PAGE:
Work in Progress: Interim report of the Commission on the Future of Employment Support
This is the interim report of the Commission on the Future of Employment Support, which is being managed by IES in partnership with abrdn Financial Fairness Trust. More information on the Commission is available here, including links to previous reports and the launch webinar.
This report presents findings from the first six months of the Commission’s work, comprising a major Call for Evidence that received around one hundred responses; twenty consultation events, workshops and focus groups; and an extensive review of the literature around ‘what works’ in employment support. In all, over 200 individuals and organisations have participated in this first phase of evidence gathering, making this the largest consultation on our system of employment support and services in at least a generation.
The report sets out many positive examples of effective employment support, employer engagement and partnership working. However, it also found a range of evidence that our approach to employment support needs major reform if it is to meet the challenges and opportunities that we will face from demographic, economic and technological changes. In particular, it finds that our system:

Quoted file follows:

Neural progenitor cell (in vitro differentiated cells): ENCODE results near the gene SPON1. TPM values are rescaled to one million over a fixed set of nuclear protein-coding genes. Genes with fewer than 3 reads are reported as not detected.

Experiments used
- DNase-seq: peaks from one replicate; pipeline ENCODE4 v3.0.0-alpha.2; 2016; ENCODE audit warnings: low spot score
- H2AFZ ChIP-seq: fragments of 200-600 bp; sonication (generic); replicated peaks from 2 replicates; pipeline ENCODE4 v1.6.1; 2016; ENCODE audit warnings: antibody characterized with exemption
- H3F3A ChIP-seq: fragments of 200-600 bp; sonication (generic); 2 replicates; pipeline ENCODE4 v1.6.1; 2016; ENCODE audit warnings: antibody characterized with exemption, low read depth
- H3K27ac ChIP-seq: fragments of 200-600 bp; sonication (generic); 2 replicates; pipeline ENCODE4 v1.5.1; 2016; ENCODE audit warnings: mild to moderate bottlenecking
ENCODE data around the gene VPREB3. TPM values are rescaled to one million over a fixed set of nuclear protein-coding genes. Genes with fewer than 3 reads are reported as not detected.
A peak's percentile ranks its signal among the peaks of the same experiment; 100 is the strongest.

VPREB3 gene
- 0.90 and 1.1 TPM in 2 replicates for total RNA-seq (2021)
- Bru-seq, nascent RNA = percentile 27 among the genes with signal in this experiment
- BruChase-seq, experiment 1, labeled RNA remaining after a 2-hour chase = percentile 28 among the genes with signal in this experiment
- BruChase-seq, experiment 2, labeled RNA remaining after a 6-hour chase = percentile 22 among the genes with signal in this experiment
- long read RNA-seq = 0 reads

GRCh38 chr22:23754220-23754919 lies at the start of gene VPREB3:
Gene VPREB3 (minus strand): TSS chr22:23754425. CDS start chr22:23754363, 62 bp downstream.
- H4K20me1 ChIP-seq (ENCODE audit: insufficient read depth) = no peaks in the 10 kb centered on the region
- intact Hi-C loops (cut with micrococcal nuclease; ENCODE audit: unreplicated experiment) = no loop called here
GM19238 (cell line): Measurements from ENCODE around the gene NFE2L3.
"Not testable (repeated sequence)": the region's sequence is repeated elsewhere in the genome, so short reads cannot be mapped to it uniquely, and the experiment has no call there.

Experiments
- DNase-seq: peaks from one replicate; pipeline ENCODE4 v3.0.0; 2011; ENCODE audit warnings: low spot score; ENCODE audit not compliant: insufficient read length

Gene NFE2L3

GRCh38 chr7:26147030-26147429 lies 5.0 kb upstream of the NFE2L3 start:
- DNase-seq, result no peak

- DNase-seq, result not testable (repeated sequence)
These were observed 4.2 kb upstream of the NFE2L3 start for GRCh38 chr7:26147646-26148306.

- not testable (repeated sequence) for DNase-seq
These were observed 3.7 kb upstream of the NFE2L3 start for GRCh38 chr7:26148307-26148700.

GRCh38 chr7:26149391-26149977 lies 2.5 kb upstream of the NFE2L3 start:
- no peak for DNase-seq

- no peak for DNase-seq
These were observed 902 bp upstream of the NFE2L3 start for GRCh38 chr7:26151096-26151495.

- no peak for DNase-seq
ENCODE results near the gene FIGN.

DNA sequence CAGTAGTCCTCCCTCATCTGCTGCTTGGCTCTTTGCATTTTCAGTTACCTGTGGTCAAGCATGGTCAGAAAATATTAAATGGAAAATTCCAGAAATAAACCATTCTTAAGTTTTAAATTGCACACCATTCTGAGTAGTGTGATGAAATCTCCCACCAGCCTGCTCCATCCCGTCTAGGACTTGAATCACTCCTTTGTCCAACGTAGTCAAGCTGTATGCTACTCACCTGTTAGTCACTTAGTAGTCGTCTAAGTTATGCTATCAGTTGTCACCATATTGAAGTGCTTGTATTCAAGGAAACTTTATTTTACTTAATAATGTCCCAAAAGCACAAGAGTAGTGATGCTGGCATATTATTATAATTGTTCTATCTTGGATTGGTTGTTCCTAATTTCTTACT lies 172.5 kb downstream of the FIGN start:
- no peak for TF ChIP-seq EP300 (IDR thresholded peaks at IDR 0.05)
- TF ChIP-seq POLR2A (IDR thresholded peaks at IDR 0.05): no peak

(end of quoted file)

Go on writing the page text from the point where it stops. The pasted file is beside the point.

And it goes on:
- Is too narrow in its focus, with the UK having the least well-used employment service in Europe
- Overly emphasises entry to ‘any job’ rather than the right job, the quantity of jobsearch rather than its quality, and monitoring compliance rather than empowering jobseekers
- Has a very limited offer for employers, focused on vacancy gathering and job applications, with little joining up with wider business support (especially in England)
- Struggles to co-ordinate effectively across services, especially with skills and careers support, and to deliver employment support in different settings
- Appears to have become locked in a cycle of short-term funding, contracts and initiatives
The report proposes six key principles for a new approach to employment support, and plans for the next stage of the Commission’s work which will begin to develop options for reform and co-design these with service users and stakeholders. More information on how to be involved in this work is set out in the final chapter of the report.